Speaking About Sexuality: Male Jewish Intimacy and Agency in Oral History Interviews
An online lecture by Florian Zabransky (PhD candidate at the Weidenfeld Institute–Centre for German-Jewish Studies at University of Sussex, UK)
2020-2021 Margee and Douglas Greenberg Research Fellow
Organized by the USC Shoah Foundation Center for Advanced Genocide Research
Cosponsored by the USC Department of Gender and Sexuality Studies
Intimacy is a recurring theme in the USC Shoah Foundation Visual History Archive's oral history interviews. In the interviews, survivors of the Holocaust touch upon a wide range of topics such as romantic love, sexual relations, sexual barter, marriage, contraception, abortion, and sexualized violence that were pivotal both for women and men. Although often very limited, the intimate agency of the persecuted in times of genocide stresses intimate decisions and choices linked to the private sphere, for example whether to have children in the ghettos or the barter of intimacy for food and survival.
An intimate history of the Holocaust adds a pertinent perspective to the understanding of the Holocaust. It demonstrates how intimacy provided comfort, for instance, in the ghettos but also created dependencies and reproduced inequalities among the sexes. At the same time, among the partisans, intimacy allowed male partisans to demonstrate their masculinity and virility, and to stress their status in an overwhelmingly homosocial environment.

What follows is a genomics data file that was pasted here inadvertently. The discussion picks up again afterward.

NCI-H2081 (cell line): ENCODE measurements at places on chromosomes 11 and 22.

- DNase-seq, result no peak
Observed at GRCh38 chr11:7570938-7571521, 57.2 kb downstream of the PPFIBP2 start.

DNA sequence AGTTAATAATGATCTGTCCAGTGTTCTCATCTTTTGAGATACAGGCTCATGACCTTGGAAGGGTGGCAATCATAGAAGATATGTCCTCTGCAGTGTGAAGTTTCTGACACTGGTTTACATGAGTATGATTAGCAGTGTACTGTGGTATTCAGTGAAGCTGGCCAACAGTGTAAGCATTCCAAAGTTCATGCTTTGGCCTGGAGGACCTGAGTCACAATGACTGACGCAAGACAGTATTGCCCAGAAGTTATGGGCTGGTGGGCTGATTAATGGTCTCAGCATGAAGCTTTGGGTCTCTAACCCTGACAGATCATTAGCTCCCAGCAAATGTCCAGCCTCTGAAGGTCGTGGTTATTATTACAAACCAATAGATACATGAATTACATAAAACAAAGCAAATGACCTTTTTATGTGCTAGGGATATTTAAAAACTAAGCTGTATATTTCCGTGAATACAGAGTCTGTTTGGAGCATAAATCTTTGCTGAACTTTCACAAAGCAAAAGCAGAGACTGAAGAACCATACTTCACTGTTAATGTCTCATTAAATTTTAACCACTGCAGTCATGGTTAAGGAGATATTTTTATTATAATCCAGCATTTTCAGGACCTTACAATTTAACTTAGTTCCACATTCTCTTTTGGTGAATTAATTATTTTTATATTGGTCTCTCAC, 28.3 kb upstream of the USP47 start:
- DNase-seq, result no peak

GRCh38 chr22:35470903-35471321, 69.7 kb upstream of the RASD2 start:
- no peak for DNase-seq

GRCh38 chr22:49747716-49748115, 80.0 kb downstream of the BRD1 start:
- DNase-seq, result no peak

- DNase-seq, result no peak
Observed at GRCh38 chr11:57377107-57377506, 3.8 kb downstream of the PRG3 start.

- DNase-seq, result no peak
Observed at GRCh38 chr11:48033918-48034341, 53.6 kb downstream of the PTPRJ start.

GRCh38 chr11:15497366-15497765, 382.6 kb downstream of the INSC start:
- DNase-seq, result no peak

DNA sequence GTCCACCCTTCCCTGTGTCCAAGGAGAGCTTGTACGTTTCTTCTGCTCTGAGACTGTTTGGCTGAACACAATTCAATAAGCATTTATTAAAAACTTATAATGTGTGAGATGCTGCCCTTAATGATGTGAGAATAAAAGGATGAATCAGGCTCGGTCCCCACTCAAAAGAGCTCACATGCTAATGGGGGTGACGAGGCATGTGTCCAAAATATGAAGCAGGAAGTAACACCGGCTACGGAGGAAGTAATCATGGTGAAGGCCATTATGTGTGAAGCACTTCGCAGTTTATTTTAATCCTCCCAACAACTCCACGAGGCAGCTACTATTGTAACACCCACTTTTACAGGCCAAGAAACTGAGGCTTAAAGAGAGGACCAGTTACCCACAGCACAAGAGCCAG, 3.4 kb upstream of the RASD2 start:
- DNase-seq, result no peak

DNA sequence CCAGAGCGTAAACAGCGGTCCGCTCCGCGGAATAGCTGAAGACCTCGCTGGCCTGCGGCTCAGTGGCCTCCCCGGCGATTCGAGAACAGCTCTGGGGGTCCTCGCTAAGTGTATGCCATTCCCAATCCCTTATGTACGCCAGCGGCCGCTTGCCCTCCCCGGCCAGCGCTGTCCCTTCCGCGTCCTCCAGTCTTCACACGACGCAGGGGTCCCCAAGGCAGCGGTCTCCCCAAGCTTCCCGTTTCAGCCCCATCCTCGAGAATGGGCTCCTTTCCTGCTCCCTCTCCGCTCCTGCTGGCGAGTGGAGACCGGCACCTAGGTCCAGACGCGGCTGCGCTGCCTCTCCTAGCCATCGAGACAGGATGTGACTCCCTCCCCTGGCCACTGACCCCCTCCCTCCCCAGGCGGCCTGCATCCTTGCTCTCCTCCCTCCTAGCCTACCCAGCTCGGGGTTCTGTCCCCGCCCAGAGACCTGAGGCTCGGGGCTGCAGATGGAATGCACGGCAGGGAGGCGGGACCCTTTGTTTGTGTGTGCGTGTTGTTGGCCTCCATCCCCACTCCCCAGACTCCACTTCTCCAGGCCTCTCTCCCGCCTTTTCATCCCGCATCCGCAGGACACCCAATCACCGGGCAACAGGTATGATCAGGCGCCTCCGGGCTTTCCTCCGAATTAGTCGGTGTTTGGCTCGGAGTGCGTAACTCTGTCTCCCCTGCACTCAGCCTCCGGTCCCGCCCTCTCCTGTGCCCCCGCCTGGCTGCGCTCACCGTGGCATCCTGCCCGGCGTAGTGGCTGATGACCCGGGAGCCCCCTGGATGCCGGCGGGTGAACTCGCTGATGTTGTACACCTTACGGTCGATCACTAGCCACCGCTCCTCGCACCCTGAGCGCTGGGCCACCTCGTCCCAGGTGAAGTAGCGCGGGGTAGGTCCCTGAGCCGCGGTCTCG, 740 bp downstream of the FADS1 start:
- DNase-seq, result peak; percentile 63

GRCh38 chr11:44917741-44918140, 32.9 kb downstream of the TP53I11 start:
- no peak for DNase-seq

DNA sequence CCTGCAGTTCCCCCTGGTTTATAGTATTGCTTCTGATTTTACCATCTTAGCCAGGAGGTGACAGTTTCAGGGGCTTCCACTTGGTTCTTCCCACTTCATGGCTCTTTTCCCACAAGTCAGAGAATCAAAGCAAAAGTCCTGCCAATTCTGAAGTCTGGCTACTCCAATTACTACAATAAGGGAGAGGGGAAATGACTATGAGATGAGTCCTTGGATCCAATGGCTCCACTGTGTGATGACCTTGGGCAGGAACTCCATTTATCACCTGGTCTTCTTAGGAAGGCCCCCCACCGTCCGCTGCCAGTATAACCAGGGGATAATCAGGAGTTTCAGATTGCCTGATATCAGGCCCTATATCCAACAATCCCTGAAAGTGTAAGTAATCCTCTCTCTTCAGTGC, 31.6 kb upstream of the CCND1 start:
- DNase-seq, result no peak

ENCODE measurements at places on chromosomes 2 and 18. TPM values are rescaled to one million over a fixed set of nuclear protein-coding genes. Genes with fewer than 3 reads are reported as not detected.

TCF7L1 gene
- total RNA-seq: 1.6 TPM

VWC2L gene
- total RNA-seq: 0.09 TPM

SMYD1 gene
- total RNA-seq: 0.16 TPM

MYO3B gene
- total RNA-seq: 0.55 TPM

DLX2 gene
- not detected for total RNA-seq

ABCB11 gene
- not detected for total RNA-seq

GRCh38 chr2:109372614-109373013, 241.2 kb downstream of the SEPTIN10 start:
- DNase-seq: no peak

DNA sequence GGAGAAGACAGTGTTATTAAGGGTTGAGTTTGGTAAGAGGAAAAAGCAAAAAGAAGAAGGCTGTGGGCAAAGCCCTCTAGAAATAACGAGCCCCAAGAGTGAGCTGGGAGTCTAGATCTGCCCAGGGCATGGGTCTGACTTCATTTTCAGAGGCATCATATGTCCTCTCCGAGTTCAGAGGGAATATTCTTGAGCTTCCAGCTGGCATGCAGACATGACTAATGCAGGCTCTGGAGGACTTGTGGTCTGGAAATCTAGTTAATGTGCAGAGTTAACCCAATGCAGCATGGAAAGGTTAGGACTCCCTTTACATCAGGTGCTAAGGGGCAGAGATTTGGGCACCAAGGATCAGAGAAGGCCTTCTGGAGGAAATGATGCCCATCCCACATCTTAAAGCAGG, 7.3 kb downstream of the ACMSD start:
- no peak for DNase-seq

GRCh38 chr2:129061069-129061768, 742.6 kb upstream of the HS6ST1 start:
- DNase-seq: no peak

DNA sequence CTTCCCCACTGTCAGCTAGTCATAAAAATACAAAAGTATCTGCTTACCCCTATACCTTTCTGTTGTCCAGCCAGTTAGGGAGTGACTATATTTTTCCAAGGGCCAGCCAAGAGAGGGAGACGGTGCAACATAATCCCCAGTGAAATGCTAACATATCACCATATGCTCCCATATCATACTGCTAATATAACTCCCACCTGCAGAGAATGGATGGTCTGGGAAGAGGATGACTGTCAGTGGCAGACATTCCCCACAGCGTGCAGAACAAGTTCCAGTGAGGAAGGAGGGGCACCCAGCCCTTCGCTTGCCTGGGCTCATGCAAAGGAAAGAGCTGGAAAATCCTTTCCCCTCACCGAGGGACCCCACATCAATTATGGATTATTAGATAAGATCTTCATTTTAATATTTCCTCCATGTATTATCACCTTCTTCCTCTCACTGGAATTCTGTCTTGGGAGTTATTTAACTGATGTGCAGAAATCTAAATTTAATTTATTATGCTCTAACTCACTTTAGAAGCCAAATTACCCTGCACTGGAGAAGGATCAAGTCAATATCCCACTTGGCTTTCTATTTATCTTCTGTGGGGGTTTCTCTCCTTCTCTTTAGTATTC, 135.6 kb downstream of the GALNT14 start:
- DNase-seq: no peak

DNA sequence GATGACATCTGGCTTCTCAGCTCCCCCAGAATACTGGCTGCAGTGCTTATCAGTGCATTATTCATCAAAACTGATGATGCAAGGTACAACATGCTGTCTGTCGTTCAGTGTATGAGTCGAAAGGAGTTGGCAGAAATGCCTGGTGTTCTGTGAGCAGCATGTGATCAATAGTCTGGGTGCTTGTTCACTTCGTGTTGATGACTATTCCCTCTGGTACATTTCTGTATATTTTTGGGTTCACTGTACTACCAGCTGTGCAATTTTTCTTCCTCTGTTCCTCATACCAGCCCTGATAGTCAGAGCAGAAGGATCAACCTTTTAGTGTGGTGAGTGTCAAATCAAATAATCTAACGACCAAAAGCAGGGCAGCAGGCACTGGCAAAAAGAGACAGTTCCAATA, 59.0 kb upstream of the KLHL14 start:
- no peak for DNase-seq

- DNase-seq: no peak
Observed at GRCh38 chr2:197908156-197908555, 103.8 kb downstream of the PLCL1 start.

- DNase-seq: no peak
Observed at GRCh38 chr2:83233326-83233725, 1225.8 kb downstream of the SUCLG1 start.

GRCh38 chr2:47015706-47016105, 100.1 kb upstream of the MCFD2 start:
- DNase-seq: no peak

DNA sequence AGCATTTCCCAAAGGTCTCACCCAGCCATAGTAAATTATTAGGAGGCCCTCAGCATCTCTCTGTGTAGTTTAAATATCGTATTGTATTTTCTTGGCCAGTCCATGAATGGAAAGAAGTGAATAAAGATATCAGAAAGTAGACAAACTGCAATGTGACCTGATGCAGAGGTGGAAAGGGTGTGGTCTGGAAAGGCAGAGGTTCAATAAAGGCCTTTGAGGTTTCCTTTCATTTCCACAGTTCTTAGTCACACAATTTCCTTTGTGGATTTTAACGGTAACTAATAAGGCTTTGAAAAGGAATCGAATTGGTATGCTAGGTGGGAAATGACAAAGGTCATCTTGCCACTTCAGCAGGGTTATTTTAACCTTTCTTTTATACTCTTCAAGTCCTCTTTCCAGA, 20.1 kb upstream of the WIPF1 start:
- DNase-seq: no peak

In this lecture, Florian Zabransky focuses on two sites of genocidal violence: namely ghettos created by the Germans in occupied Poland and the Soviet Union, and partisan warfare. In his research, Florian Zabransky seeks to excavate the particular intimate experience of male Jews and addresses the following questions: How is intimacy narrated in the oral history interviews? How were relationships negotiated in the ghettos and among the partisans? Which social dynamics, traditional gender roles, hierarchies and power relations become evident? How are queer relations narrated in the interviews? And finally, in the interview itself, how do the interviewer and interviewee talk about intimacy?
Lecture image above is "Solidarity" by Elena Pungiglione. Courtesy of the Ghetto Fighters’ House Museum, Art Collection.